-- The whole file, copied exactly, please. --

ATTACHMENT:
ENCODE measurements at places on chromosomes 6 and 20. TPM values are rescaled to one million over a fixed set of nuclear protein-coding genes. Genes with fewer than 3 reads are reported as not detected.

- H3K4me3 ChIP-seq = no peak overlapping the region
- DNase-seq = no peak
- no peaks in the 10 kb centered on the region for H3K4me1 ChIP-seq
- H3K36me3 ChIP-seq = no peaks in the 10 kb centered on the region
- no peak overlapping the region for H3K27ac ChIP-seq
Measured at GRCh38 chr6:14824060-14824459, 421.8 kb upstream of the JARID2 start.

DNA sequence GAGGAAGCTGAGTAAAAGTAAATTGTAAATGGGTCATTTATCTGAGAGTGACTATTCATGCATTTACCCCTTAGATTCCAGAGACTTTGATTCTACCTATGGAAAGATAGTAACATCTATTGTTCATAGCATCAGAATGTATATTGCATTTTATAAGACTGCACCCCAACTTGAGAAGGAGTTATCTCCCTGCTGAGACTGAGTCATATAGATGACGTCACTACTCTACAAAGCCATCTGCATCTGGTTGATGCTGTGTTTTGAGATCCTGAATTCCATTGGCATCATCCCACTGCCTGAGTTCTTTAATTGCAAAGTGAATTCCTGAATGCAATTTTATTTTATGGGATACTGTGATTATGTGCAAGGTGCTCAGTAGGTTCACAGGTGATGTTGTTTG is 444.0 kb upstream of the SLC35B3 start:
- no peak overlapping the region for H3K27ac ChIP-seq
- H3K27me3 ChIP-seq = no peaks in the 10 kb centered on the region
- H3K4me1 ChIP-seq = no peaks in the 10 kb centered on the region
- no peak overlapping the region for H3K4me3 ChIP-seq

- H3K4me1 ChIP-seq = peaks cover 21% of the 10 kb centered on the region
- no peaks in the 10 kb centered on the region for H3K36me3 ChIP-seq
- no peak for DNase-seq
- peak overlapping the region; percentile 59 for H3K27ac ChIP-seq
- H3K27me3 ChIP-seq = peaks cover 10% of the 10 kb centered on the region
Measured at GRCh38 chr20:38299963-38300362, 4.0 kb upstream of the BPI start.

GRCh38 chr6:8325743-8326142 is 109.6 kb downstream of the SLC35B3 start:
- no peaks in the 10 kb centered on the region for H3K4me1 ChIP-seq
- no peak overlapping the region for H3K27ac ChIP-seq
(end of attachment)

ENCODE measurements at places on chromosomes 6 and 20. TPM values are rescaled to one million over a fixed set of nuclear protein-coding genes. Genes with fewer than 3 reads are reported as not detected.

- H3K4me3 ChIP-seq = no peak overlapping the region
- DNase-seq = no peak
- no peaks in the 10 kb centered on the region for H3K4me1 ChIP-seq
- H3K36me3 ChIP-seq = no peaks in the 10 kb centered on the region
- no peak overlapping the region for H3K27ac ChIP-seq
Measured at GRCh38 chr6:14824060-14824459, 421.8 kb upstream of the JARID2 start.

DNA sequence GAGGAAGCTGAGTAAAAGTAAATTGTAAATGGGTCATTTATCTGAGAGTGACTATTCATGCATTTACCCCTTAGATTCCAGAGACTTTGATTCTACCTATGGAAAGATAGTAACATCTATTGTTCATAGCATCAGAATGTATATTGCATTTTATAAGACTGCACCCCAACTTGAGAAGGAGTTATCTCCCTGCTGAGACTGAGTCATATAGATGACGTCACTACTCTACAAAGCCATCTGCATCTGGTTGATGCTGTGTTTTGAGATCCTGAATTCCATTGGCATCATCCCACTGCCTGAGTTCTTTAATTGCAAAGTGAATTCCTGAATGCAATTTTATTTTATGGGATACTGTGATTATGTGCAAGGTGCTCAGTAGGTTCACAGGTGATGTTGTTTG is 444.0 kb upstream of the SLC35B3 start:
- no peak overlapping the region for H3K27ac ChIP-seq
- H3K27me3 ChIP-seq = no peaks in the 10 kb centered on the region
- H3K4me1 ChIP-seq = no peaks in the 10 kb centered on the region
- no peak overlapping the region for H3K4me3 ChIP-seq

- H3K4me1 ChIP-seq = peaks cover 21% of the 10 kb centered on the region
- no peaks in the 10 kb centered on the region for H3K36me3 ChIP-seq
- no peak for DNase-seq
- peak overlapping the region; percentile 59 for H3K27ac ChIP-seq
- H3K27me3 ChIP-seq = peaks cover 10% of the 10 kb centered on the region
Measured at GRCh38 chr20:38299963-38300362, 4.0 kb upstream of the BPI start.

GRCh38 chr6:8325743-8326142 is 109.6 kb downstream of the SLC35B3 start:
- no peaks in the 10 kb centered on the region for H3K4me1 ChIP-seq
- no peak overlapping the region for H3K27ac ChIP-seq